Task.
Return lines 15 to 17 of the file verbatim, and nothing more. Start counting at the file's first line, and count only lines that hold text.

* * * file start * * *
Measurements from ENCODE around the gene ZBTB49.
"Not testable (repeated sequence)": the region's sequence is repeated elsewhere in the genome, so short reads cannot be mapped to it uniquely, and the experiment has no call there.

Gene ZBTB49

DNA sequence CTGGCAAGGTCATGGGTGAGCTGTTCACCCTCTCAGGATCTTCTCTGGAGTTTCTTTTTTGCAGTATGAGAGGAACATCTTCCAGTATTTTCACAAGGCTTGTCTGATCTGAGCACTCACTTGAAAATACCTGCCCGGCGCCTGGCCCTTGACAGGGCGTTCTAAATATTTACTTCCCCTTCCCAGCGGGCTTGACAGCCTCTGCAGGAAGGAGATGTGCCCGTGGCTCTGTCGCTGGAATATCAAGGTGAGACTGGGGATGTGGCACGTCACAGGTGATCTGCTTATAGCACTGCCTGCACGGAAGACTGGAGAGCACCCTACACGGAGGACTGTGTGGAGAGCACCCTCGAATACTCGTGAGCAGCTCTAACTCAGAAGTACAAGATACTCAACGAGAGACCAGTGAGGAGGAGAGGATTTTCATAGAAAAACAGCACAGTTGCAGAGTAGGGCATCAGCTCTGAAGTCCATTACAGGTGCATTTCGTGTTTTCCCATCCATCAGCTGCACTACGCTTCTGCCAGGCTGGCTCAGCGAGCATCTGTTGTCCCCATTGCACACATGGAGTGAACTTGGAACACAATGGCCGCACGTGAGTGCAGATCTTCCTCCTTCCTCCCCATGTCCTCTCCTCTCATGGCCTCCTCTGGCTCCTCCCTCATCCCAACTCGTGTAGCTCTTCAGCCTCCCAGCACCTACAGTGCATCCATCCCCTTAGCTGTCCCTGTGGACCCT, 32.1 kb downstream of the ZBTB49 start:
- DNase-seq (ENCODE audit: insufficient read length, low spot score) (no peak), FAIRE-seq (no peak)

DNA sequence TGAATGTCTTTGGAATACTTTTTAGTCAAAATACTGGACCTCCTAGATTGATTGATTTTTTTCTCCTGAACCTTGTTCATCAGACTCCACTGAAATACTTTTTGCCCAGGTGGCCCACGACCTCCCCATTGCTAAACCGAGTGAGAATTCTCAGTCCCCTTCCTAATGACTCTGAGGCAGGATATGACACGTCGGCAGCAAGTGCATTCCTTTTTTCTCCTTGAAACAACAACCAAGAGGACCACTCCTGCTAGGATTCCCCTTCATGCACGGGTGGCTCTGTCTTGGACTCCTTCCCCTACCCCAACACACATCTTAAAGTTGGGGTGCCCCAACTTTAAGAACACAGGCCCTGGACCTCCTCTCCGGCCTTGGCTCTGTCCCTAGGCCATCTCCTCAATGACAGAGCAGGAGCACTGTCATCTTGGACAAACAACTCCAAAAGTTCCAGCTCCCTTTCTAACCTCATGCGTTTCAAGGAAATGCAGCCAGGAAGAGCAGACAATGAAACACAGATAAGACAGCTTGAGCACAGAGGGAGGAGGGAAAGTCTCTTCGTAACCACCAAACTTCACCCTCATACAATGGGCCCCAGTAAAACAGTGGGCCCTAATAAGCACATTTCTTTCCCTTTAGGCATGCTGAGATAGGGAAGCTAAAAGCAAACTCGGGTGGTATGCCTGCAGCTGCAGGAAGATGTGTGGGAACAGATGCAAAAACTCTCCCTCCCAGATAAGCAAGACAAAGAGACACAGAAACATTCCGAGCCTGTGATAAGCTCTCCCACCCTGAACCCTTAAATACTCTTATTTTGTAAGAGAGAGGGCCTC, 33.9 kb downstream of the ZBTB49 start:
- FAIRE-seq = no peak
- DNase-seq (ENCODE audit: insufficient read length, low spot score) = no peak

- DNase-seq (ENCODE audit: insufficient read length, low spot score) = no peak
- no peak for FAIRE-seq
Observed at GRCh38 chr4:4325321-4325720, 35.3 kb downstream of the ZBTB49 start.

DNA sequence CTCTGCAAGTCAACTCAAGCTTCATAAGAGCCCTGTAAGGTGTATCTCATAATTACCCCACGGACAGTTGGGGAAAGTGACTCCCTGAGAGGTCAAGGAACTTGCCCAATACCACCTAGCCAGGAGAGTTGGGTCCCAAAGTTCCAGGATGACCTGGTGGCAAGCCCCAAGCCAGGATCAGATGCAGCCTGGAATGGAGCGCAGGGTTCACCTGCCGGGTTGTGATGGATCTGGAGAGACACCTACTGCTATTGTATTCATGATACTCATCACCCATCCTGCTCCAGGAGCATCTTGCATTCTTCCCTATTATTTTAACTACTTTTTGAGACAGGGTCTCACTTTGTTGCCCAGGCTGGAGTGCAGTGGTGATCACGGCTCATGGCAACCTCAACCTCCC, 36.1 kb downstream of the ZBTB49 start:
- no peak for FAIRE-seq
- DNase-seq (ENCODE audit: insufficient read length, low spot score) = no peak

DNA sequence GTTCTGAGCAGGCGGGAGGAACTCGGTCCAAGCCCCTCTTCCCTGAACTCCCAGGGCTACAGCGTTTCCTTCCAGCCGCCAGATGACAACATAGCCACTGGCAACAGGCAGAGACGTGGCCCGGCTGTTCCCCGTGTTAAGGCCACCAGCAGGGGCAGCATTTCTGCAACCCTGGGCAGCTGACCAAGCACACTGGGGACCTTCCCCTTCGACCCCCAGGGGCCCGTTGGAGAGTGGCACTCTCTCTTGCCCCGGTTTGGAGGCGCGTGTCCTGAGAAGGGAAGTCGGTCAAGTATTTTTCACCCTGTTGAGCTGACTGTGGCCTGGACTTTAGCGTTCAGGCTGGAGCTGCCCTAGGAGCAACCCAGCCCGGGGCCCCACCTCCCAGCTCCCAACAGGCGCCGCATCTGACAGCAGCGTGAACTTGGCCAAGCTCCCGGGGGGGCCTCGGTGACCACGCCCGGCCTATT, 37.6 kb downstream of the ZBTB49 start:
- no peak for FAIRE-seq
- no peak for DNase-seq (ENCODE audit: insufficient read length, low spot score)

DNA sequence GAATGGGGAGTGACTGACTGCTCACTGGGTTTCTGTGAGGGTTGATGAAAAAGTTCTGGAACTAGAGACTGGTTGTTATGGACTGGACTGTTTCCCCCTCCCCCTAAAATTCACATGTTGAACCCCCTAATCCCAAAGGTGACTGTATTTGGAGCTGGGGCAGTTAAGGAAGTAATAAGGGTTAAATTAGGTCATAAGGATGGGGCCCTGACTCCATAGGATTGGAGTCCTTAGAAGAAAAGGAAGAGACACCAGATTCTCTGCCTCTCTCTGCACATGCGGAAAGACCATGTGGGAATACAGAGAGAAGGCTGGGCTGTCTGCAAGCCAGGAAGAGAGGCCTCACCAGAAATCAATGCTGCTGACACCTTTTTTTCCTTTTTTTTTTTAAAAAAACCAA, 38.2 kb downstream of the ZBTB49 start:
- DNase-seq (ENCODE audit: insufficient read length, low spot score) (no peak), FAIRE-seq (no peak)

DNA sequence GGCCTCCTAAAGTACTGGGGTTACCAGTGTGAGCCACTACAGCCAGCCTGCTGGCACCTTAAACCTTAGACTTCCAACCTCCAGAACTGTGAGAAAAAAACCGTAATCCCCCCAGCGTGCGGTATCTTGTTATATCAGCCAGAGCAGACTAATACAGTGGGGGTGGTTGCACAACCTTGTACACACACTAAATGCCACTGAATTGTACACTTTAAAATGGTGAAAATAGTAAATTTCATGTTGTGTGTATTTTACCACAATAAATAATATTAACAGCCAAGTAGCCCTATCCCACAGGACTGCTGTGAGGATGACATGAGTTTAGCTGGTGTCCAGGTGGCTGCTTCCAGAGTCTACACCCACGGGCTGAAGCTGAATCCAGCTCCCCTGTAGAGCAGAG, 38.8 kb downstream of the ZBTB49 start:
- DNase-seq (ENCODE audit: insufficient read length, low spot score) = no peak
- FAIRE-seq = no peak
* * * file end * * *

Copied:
DNA sequence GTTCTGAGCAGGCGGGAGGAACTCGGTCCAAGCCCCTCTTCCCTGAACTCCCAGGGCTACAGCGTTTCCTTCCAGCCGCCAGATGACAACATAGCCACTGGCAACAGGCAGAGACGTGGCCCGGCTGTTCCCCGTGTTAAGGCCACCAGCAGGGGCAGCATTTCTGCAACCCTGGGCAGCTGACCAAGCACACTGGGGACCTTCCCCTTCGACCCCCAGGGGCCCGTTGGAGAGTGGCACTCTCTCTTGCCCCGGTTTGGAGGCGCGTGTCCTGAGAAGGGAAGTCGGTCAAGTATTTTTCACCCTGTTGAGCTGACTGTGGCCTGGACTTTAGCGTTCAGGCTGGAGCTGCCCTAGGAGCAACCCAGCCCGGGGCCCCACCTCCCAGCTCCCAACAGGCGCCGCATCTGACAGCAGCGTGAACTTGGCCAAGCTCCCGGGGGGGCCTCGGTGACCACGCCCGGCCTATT, 37.6 kb downstream of the ZBTB49 start:
- no peak for FAIRE-seq
- no peak for DNase-seq (ENCODE audit: insufficient read length, low spot score)